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And that is not a long term plan anyway: Slovakia already imitated you Ireland on the corporation tax rate.
And of course in most countries there are thinks like commercial rates. In Germany e. g. you would add the corporation tax, solidarity surcharge and local corporation tax together and get a tax rate of 29-31%.
So the argument that commercial rates are a special Irish burden on business is not that persuasive.
S you argue that Ireland - one of the richest countries in the union - should get a special dispensation to a low corporation tax policy?
Firstly - there is no question of a "special dispensation". Corporate taxation (and most other forms of national taxation) are outside the scope of any EU Treaties and so any attempt to force Ireland to change its rates is not a function of the EU, but of imperial dominance by more powerful nations seeking to impose their interests.
Secondly, my argument is that the manner in which commercial rates are applied in Ireland is inequitable, capricious, regressive and economically inefficient. It is a matter for Ireland, and Ireland alone, to remedy this if it so chooses, and my suggestion is a revenue neutral rebalancing from struggling to profitable businesses.
Thirdly, you are correct in identify a trend for peripheral EU states to lower their rates - I suggest this is because that is the only way they can compete with the larger powers - and so in the absence of a fiscal transfer Union, this is a trend which will indeed continue.
Index of Frank's Diaries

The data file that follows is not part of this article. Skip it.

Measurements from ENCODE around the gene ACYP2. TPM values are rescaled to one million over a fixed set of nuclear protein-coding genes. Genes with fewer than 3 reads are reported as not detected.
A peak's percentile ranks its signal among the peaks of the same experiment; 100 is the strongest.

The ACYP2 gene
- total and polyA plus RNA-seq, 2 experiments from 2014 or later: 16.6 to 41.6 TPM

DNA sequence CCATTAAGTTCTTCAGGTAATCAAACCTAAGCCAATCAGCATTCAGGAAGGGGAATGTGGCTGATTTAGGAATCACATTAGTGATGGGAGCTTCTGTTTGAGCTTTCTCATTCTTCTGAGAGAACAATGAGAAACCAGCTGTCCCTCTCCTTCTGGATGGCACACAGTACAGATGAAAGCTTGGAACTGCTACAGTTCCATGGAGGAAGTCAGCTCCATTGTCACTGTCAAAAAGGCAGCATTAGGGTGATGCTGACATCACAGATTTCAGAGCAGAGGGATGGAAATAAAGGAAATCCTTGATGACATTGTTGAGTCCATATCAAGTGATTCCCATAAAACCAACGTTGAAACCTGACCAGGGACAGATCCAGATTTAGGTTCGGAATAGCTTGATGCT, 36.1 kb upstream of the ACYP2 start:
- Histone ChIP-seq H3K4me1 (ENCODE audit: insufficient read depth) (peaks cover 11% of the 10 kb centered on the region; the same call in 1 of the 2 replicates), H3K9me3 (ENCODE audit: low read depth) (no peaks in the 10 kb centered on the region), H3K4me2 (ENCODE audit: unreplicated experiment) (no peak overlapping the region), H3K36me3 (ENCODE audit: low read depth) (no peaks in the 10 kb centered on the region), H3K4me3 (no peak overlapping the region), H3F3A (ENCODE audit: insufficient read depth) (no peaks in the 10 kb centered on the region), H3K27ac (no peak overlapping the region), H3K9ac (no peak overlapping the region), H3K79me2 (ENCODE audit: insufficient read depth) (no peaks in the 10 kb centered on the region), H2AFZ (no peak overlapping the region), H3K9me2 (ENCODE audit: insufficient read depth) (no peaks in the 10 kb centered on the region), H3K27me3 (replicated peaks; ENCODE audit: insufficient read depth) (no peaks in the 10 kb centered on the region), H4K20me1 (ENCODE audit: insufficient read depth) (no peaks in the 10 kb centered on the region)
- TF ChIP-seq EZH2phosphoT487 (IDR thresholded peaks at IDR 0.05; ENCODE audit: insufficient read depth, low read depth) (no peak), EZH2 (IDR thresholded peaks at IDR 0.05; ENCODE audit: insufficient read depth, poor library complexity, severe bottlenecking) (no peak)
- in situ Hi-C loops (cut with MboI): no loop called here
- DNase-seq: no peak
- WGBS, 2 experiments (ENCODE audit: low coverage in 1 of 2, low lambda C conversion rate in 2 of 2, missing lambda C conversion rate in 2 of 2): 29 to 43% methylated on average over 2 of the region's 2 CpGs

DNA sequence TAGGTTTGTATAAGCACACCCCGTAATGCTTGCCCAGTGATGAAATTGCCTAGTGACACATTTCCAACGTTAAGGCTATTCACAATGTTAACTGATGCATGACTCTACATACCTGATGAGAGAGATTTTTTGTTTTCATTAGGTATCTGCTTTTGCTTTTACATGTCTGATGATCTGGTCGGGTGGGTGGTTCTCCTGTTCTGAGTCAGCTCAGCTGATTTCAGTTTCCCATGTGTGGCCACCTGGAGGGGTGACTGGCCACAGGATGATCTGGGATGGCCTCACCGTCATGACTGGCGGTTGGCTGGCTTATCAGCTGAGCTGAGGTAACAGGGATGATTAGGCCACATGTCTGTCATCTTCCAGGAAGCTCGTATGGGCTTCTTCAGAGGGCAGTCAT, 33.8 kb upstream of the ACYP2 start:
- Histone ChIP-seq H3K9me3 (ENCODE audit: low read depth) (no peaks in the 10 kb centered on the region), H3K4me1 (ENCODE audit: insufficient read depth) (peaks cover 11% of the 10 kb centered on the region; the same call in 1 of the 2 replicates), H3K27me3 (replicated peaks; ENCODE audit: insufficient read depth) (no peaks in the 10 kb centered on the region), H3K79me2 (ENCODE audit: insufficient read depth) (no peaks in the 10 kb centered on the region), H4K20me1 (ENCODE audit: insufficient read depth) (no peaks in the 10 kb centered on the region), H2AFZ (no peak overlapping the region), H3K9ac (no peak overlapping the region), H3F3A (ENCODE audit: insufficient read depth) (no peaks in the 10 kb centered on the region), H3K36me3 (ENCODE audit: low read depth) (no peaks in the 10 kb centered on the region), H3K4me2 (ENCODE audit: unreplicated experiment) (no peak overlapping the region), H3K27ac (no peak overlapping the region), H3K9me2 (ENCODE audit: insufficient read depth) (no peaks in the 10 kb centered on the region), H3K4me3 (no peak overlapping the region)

And if just discussing this violates the sovereignity of Ireland, then perhaps you should not complain about effective tax rates in the Netherlands.
It isn't a long term strategy anyway: Tomorrow Slovakia or Estonia or indeed the Netherlands will undercut Ireland and what then? Offer a -12,5% tax rate?
Spare me the nationalistic blather
And measured in gdp pro head, Ireland is still number two in the EU behind Luxemburg.
Now you could argue that gdp per head is meaningless. But that just shows how hollow this whole "lure multinationals with low taxes and lax regulation" to Ireland strategy was. It did produce high gdp numbers, but did it produce national wealth?
In the end, Ireland is richer then e. g. Slovakia or Estonia or Portugal, surely in the top quarter of the EU.
I'm not defending the corporation tax rate - or any other Irish tax policy - either: the whole thing is part of the dumbass lack of an industrial policy, including a proper redistribuion policy, in the EU. However, given an EU that's being run in terms of national self-interest and beggar-your-neighbour economics, the Irish corporate tax rate pretty rational.
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